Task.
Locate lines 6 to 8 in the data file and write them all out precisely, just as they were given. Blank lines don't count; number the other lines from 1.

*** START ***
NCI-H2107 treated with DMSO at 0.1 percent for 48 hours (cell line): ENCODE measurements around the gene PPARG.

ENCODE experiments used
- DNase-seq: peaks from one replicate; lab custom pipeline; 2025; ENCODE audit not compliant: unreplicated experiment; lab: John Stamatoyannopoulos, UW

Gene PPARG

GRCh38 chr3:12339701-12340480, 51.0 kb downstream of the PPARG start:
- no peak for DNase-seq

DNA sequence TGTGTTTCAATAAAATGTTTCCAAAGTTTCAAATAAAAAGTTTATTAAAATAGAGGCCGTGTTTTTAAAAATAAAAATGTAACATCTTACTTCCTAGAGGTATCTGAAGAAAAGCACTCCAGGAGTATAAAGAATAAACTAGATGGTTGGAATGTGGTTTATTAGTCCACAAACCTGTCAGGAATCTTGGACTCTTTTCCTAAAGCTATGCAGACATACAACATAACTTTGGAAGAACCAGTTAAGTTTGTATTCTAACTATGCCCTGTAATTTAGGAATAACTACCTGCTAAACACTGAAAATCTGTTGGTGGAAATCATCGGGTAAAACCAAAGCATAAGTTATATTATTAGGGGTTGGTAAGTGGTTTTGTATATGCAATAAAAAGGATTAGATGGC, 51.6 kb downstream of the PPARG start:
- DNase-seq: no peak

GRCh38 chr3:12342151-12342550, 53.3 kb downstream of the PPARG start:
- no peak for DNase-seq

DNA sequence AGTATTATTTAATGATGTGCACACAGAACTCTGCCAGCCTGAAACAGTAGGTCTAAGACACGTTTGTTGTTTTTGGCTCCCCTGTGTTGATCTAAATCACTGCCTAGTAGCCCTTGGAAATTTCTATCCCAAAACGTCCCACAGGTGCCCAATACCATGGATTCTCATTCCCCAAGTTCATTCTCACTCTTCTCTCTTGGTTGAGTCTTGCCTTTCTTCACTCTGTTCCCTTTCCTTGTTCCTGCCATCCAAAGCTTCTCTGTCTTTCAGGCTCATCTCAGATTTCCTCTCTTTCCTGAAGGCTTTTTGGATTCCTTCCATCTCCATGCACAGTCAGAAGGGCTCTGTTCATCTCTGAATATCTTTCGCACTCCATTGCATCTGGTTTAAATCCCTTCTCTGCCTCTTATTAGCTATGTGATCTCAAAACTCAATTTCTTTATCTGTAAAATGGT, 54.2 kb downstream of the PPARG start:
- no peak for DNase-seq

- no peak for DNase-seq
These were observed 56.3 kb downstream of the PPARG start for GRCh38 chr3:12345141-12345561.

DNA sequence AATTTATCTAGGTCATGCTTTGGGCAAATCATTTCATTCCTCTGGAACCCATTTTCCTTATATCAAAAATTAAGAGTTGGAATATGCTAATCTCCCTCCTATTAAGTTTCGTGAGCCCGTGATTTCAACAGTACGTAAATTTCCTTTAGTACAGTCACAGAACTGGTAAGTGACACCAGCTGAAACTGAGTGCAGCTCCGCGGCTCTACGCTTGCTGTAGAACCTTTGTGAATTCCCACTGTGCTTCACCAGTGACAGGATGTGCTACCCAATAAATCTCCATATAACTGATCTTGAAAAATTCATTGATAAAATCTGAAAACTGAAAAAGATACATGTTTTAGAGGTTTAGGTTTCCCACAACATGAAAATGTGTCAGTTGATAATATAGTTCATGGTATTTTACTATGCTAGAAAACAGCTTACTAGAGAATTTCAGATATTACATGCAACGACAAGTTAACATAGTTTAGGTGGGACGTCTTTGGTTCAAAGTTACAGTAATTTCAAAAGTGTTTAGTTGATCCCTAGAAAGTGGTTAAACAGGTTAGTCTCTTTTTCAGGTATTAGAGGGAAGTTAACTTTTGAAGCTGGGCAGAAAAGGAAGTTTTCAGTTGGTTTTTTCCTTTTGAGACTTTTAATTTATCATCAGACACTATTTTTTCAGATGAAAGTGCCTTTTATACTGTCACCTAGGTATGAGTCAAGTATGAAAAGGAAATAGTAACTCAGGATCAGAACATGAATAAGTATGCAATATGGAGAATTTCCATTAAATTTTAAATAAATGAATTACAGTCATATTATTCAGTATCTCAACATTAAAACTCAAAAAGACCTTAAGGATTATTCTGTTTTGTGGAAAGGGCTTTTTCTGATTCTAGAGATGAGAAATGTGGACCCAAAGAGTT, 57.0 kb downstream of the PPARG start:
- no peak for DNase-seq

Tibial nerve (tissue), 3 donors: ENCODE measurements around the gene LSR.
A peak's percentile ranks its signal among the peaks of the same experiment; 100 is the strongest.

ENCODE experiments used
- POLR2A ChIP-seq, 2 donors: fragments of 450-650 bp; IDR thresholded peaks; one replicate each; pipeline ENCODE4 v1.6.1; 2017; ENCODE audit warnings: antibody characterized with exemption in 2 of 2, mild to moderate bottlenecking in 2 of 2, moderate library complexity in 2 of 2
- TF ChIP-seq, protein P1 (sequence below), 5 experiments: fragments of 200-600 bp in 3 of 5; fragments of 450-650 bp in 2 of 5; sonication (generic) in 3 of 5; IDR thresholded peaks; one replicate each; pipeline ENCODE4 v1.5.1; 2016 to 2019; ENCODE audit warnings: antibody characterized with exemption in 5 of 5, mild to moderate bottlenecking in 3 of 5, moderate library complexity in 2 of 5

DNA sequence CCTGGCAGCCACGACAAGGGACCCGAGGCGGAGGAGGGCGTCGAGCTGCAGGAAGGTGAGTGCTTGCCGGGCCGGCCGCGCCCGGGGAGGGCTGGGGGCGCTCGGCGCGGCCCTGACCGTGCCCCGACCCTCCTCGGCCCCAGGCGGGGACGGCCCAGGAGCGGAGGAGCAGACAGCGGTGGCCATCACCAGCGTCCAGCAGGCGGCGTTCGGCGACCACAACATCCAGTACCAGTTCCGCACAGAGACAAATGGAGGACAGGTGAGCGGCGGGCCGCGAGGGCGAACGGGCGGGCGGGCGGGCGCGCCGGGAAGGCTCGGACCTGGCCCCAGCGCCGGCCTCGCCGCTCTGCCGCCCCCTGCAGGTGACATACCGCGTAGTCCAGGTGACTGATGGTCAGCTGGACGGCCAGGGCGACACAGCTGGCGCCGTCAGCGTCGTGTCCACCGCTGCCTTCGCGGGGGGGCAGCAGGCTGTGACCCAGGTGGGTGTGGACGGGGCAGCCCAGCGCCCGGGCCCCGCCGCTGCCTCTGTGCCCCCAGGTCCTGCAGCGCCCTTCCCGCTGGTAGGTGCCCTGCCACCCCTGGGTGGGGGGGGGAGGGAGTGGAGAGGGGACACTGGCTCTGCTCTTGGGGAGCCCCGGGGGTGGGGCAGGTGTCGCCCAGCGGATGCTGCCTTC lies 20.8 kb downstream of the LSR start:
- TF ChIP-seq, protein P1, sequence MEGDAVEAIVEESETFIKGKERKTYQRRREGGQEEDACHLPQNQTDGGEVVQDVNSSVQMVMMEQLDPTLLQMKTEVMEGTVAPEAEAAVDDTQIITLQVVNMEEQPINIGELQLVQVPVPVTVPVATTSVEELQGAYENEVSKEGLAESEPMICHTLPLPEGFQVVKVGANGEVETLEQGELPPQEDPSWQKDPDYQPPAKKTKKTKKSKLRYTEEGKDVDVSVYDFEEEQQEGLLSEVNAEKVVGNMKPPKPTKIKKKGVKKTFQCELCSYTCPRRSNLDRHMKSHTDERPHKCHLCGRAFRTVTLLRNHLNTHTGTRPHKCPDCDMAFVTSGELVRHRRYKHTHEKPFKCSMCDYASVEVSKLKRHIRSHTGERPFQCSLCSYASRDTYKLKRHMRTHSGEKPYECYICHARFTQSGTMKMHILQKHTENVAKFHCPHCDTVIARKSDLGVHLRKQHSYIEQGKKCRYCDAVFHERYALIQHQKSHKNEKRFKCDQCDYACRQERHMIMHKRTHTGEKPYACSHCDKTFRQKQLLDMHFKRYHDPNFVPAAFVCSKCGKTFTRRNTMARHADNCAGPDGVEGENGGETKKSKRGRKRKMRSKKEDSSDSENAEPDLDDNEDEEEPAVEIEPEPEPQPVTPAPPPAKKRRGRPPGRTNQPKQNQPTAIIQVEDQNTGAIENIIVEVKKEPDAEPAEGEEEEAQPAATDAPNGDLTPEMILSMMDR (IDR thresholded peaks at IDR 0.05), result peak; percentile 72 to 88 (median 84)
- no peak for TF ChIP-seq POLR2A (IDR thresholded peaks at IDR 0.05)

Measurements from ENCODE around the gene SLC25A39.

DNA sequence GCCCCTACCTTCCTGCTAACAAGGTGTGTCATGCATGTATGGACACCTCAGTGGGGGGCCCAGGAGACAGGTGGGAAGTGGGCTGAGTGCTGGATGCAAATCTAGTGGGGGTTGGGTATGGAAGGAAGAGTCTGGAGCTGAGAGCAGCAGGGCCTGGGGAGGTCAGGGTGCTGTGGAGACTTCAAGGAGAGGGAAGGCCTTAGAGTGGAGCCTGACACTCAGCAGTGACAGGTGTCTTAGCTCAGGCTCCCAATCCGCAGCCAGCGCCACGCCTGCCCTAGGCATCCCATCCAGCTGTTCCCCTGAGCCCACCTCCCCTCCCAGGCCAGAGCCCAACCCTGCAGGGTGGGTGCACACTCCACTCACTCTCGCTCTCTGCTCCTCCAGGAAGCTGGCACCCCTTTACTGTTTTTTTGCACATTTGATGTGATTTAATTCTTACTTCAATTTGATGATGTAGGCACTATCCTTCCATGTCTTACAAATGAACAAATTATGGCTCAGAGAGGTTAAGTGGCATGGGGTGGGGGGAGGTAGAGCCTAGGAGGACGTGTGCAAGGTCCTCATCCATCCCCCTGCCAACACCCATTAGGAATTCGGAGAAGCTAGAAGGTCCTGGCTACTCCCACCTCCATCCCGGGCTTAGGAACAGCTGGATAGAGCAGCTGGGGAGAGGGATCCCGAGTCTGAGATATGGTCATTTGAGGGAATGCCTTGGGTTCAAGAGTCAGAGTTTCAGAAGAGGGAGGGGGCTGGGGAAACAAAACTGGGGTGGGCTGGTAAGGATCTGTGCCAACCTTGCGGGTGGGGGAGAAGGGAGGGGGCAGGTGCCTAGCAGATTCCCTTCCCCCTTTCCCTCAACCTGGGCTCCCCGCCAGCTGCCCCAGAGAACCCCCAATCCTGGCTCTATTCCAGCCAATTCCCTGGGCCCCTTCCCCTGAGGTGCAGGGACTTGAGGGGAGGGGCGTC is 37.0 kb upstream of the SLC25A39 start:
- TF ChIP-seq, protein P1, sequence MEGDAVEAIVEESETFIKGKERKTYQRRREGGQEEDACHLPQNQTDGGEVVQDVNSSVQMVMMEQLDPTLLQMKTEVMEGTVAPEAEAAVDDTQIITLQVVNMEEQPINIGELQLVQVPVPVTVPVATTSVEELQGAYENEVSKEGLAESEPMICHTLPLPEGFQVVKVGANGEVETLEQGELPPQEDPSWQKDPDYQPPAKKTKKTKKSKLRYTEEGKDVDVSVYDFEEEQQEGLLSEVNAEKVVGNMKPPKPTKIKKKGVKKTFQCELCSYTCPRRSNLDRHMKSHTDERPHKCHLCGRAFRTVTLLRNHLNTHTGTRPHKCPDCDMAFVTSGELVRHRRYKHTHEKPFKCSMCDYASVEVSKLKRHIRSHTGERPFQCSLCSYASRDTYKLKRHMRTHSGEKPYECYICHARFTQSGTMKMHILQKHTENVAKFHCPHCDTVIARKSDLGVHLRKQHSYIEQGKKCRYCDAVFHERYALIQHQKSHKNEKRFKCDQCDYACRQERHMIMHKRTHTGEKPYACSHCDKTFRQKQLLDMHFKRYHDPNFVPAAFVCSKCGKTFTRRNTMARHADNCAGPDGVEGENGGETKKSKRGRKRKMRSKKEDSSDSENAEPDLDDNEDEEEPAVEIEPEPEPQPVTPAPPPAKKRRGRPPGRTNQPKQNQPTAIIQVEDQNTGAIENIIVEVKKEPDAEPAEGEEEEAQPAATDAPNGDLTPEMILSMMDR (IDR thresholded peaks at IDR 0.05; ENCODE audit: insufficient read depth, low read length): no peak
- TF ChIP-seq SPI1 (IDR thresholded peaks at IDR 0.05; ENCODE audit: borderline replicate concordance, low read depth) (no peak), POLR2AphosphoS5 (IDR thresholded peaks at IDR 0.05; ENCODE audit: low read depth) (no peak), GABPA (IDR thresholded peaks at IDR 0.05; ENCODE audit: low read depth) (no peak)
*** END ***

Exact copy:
- no peak for DNase-seq

DNA sequence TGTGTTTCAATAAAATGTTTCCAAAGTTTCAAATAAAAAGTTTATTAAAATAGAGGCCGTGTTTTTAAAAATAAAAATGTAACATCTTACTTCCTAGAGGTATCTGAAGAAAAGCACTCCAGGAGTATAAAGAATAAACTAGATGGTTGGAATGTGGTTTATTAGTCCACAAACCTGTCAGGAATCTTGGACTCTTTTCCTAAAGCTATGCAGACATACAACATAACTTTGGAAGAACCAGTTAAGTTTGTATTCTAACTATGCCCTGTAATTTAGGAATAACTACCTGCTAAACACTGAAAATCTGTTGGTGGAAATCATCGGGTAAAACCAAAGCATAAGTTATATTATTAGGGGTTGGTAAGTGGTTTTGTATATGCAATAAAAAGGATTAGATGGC, 51.6 kb downstream of the PPARG start:
- DNase-seq: no peak